A woodland game of Capture The Flag turns bloody when the kids start using real weapons.
It's never entirely clear what Jason Lapeyre and Robert Wilson are trying to achieve with this trenchant but fatally contrived allegory, in which the war games of neighbourhood kids turn nasty. They boldly debunk the myth of idyllic suburban adolescence with the casual cruelty, racism, chauvinism and homophobia on display during a game of Capture The Flag. But the decision occasionally to replace the homemade weapons with real hardware is a major miscalculation that crucially crosses the line between hard-hitting critique and exploitation.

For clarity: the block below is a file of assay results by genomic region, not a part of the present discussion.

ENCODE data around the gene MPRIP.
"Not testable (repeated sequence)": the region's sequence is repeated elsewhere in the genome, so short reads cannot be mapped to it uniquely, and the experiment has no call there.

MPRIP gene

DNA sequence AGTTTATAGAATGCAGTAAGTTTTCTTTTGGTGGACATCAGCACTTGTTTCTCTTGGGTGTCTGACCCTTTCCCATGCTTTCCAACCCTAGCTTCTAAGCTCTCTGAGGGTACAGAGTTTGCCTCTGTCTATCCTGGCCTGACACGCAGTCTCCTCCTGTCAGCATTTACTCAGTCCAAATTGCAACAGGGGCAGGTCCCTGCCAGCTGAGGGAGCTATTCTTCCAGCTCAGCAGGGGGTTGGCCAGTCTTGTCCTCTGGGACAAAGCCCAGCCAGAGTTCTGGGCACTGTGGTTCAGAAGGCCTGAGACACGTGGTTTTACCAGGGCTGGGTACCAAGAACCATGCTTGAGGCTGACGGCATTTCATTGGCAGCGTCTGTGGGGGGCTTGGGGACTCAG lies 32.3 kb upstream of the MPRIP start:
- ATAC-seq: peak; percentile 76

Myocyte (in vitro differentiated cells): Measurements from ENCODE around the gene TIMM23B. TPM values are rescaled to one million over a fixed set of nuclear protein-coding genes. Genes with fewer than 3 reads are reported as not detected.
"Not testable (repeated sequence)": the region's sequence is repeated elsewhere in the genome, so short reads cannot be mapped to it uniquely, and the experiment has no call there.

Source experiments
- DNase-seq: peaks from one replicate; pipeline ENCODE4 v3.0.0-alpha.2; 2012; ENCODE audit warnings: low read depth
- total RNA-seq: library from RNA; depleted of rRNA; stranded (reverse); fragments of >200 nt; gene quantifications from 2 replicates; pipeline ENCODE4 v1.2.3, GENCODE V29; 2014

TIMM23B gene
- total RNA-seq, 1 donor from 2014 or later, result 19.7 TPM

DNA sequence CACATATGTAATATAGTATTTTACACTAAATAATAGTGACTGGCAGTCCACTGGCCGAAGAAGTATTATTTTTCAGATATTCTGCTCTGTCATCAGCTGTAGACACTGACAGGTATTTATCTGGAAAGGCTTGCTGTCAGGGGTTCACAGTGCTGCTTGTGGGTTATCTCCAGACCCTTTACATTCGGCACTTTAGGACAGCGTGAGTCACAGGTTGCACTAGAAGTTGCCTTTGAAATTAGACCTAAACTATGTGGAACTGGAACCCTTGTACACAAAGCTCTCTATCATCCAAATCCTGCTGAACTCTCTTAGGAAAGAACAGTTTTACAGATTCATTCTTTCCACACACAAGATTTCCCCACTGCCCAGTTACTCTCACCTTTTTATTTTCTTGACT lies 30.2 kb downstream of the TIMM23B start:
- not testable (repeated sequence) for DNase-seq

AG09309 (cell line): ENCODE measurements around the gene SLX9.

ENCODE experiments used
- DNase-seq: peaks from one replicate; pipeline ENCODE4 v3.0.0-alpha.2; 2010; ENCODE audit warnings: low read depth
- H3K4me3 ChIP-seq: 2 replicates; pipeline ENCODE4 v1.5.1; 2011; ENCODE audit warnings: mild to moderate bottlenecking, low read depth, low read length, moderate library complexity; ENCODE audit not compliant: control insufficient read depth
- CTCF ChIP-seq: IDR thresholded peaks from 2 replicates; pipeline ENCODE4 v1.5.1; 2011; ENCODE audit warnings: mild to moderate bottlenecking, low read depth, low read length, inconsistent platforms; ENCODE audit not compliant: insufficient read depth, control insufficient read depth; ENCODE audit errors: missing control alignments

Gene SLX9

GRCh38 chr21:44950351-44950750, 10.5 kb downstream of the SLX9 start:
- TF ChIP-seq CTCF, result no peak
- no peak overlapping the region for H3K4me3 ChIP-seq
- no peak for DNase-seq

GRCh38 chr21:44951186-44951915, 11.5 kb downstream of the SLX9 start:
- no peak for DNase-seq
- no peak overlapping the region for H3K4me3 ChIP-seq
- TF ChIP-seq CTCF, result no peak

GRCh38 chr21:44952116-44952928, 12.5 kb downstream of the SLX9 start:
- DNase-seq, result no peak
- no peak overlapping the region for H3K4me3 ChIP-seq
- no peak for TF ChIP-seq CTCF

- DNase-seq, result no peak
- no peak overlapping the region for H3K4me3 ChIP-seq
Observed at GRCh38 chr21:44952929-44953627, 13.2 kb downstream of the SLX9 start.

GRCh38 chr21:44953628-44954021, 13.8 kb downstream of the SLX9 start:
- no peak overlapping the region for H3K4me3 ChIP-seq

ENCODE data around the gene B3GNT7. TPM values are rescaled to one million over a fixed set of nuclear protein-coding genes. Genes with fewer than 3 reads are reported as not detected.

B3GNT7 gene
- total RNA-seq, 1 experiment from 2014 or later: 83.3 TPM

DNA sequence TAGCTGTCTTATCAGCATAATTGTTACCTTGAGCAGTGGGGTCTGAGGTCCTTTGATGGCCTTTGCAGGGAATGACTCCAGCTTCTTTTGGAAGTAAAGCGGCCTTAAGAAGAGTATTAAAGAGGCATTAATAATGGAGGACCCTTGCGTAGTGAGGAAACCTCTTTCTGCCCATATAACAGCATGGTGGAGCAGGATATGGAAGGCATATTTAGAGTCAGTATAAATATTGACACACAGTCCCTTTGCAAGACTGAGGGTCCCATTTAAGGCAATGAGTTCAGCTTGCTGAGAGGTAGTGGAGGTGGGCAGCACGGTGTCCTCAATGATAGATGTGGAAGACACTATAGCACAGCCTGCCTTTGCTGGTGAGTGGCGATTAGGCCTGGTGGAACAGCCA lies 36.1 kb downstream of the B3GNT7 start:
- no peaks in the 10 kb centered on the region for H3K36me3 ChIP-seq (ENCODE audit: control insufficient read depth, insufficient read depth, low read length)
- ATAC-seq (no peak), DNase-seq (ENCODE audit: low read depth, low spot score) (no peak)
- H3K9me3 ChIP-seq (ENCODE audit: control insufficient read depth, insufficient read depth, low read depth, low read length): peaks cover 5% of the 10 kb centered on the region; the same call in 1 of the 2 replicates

The set-up is potent, but the point of this postmodern teen flick (critique on teen attitudes towards violence? Anti-gun screed? Satire on prejudice?) is elusive.